Monday, August 6, 2012

Hunger Games under the Sun

Futility is not new topic in literature--I just didn’t expect to find it in YA lit--and especially in a work that is sweeping the scene like The Hunger Games series. 

There’s lots to love about these books--as a jawdropping number of my 10th grade students, even ones who claim to never have enjoyed reading a book before--have found. Something for everyone, from a fast-paced plot with a little romance and a lot of danger to really deep themes like identity, freedom, power, and the places where those issues intersect: If a creature like the mockingjay, created by power for its own nefarious ends, can escape that power and create its own beauty, then there is hope for all of us, even when we find we are not as much self-created free agents as we had thought. 

The current appeal has also been connected to a longing for someone to stand up against the modern global economic system of “bread and circuses” in the way that Jesus did. But I found the 3rd book, Mockingjay, deeply disturbing. I just wasn’t prepared for so much confusion and futility in a YA book. It’s disturbing enough in Brave New World. At least Fahrenheit 451 ends with a small band of enlightened ones emerging from the decadence to carry the hope of thought and civilization.

But life is disturbing. Even futile. Apart from God. Mockingjay actually provides a gripping modern gloss on Ecclesiastes, lodging deep in the readers bones the truth about life “under the sun.” As the Teacher says, wisdom is better than folly, so we struggle for the better, but the same fate overtakes the wise person and the fool--both die, both are forgotten. It was the NIV Study Bible note on 2.17-23 that made the connection blindingly clear to me: “To pursue human fulfillment through work done ‘under the sun’ grievous and meaningless and leads to despair; its fruits must be left to others whose character one cannot predict” (1009-10).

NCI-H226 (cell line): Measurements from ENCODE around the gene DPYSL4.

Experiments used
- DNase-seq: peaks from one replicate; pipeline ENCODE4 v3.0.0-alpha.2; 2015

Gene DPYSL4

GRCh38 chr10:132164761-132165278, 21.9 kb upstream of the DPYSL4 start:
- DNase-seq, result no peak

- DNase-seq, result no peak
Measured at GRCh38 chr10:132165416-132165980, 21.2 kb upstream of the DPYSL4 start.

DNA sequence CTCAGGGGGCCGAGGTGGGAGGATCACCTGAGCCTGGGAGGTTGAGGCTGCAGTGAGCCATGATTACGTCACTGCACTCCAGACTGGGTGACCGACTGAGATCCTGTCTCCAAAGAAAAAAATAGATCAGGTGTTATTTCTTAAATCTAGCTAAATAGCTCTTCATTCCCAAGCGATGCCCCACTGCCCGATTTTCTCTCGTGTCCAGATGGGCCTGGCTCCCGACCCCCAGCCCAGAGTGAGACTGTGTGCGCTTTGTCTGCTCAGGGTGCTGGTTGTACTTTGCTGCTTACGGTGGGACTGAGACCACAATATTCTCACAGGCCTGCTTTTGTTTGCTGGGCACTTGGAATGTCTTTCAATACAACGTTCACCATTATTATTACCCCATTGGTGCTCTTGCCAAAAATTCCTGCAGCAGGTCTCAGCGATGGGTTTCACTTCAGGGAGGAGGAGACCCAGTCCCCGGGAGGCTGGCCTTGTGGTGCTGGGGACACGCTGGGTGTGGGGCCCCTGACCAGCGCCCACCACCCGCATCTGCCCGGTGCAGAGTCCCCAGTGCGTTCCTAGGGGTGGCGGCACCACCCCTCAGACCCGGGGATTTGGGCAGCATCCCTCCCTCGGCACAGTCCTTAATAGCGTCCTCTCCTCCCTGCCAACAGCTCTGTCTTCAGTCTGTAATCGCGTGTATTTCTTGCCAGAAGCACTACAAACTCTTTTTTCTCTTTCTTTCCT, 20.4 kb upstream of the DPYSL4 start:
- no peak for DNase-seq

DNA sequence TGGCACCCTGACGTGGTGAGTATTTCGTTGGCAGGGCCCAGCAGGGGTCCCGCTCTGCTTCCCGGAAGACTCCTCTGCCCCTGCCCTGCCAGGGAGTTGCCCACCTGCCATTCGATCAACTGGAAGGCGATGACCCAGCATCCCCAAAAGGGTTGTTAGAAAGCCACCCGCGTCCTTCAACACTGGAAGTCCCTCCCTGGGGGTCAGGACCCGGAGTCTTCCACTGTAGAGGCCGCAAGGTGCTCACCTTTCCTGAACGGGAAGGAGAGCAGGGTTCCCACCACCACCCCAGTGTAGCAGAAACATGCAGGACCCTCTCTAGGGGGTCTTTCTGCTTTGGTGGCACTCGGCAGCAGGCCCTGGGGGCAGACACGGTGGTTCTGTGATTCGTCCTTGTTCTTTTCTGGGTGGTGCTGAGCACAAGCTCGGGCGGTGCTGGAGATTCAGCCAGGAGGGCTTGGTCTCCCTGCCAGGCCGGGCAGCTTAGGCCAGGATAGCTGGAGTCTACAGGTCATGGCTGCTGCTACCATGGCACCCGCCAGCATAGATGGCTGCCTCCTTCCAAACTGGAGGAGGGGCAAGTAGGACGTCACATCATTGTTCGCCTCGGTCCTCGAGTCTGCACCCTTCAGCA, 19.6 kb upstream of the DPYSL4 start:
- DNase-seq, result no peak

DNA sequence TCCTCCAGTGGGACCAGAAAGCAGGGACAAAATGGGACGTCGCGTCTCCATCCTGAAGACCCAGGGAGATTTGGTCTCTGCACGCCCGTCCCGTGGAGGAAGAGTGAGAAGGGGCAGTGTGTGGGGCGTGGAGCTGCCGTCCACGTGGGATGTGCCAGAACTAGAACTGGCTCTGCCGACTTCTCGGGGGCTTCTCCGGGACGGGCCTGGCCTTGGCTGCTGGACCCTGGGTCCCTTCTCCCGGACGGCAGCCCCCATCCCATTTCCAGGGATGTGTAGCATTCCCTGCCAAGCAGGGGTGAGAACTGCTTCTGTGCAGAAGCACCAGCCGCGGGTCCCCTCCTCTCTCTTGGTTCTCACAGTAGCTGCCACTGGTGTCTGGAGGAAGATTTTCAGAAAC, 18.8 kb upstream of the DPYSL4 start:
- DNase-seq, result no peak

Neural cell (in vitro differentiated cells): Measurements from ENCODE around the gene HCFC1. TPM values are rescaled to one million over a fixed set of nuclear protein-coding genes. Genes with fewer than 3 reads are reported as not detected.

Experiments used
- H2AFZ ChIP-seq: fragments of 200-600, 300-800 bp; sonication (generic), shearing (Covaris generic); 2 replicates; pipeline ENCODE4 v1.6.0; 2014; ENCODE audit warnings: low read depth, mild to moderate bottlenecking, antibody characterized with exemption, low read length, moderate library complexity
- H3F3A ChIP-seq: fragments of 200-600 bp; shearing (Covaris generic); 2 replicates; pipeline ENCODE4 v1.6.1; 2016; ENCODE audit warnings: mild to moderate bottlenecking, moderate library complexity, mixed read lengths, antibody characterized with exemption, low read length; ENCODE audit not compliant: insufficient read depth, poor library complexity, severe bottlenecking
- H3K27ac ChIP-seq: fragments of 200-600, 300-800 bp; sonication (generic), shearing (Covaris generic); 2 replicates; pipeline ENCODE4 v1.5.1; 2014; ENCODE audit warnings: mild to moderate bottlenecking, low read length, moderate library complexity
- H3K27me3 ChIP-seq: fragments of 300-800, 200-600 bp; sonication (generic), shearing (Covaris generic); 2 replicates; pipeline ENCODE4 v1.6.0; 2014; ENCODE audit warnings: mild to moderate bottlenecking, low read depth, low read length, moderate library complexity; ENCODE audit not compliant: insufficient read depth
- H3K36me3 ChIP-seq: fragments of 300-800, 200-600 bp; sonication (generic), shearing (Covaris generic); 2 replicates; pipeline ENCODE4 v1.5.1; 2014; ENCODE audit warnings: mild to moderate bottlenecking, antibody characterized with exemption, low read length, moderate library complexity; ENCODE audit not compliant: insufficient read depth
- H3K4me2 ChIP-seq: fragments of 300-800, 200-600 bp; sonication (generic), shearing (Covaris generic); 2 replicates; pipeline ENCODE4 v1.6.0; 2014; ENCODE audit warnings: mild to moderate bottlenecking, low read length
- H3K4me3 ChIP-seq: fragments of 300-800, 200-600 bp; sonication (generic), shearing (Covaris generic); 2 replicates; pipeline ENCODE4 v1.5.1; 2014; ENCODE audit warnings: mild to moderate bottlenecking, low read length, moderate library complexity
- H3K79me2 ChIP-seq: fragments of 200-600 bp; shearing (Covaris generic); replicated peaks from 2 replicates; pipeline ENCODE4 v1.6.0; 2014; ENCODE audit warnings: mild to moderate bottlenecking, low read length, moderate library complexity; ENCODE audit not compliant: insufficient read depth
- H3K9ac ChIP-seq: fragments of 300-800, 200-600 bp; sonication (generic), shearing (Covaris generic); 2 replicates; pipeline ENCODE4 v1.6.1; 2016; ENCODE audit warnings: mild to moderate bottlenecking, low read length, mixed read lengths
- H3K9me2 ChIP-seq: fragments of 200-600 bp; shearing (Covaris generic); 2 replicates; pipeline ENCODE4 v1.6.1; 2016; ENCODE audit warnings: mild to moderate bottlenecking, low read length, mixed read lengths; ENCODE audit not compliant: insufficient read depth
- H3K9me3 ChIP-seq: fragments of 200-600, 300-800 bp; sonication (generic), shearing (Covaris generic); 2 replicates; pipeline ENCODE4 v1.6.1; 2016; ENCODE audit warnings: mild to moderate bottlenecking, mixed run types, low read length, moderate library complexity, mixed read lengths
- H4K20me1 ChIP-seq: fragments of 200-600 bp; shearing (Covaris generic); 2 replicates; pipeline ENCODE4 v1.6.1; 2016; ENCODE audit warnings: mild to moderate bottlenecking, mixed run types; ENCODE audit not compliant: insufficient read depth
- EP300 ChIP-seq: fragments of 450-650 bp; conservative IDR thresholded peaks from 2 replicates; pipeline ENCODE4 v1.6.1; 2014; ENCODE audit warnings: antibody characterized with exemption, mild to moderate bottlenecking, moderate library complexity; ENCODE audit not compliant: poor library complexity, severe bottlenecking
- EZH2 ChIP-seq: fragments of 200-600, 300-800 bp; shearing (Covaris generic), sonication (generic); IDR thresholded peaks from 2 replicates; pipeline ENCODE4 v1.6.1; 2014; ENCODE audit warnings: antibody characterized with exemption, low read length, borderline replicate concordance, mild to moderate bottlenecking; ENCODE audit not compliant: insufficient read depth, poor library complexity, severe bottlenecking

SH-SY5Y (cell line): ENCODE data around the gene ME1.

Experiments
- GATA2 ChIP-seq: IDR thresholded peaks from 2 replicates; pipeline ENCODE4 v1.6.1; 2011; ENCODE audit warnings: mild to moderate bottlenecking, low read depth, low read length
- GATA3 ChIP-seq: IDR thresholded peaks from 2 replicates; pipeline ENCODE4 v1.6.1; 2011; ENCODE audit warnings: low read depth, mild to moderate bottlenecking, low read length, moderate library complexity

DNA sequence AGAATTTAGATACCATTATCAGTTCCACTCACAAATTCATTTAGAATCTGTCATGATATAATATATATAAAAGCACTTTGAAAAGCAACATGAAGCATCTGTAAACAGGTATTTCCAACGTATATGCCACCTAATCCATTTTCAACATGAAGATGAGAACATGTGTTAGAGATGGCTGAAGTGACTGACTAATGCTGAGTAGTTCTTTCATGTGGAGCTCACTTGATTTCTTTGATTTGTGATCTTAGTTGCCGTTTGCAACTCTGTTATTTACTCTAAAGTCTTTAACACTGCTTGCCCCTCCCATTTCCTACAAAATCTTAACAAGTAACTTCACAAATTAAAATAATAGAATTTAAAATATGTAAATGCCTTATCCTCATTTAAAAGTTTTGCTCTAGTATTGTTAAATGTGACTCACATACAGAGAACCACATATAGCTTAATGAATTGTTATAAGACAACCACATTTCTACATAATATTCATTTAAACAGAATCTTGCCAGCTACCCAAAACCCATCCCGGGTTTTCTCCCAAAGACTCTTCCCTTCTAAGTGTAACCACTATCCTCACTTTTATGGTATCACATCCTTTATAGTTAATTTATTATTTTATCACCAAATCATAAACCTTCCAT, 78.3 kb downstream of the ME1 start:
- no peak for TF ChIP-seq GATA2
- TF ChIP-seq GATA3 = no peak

This is just as true when the work is the pursuit of justice and freedom. Even with God, we do not know what will prosper or for how long: maybe the freedom and justice we fight for will be just the rest between wars, when people say “never again” until they forget, as a cynical character in Mockingjay claims. But what we do know is that we are joining with God in his passion for seeing the wounds of this fallen world healed until he brings the final and complete healing.

I do that--join with God in that project of healing--by sharing my love for and skill with communication with 15-year-olds in a classroom setting and challenging them to grow their use of those skills to enjoy the beauties of creation and to bring wholeness to its brokenness. 

School gets a lot of bad rap these days (scratch “these days”--it goes back at least as far as Charles Dickens’s Mr. Gradgrind in Hard Times with his “facts, facts, facts”). Modern Japanese novelist Haruki Murakami in his Hard-Boiled Wonderland and the End of the World continues the critique:

“Grandfather says that schools are too inefficient to produce top material. What do you think?” she asked.
“Well, probably so,” I answered, “I want to school for many years and I don’t believe it made that much difference in my life....” /
“So why didn’t you quit school? You could have quit any time you wanted, couldn’t you?”
“I guess so,” I said. “I could have quit, but I didn’t want to. I guess it didn’t occur to me to do anything like that. Unlike you, I had a perfectly average, ordinary upbringing. I never had what it takes to make a first-rate anything.”
“That’s wrong,” she declared, “Everyone must have one thing that they can excel at. It’s just a matter of drawing it out, isn’t it? But school doesn’t know how to draw it out. It crushes the gift. It’s no wonder most people never get to be what they want to be. They just get ground down.” (Murakami 191-192)

In my annual summer search to prepare to bring more wholeness in the next school year by getting just a little better at drawing out that gift in each student rather than crushing it, I’ve started what will probably be my last 3 professional books of the summer: Classroom Instruction that Works: Research-Based Strategies for Increasing Student Achievement by Ceri B. Dean, et al; Write Like This: Teaching Real-World Writing through Modeling and Mentor Texts by Kelly Gallagher; and Revision Strategies for Adolescent Writers: Moving Students in the Write Direction by Jolene Borgese, Dick Heyler, and Stephanie Romano. Couldn’t through them all in time for this week’s blog, so I took a bit of a time-out from the writing about professional reading to writing about some of my fiction reading. Though the line between gets rather blurred since my profession is to share what I love. 

Everything becomes grist for the mill.

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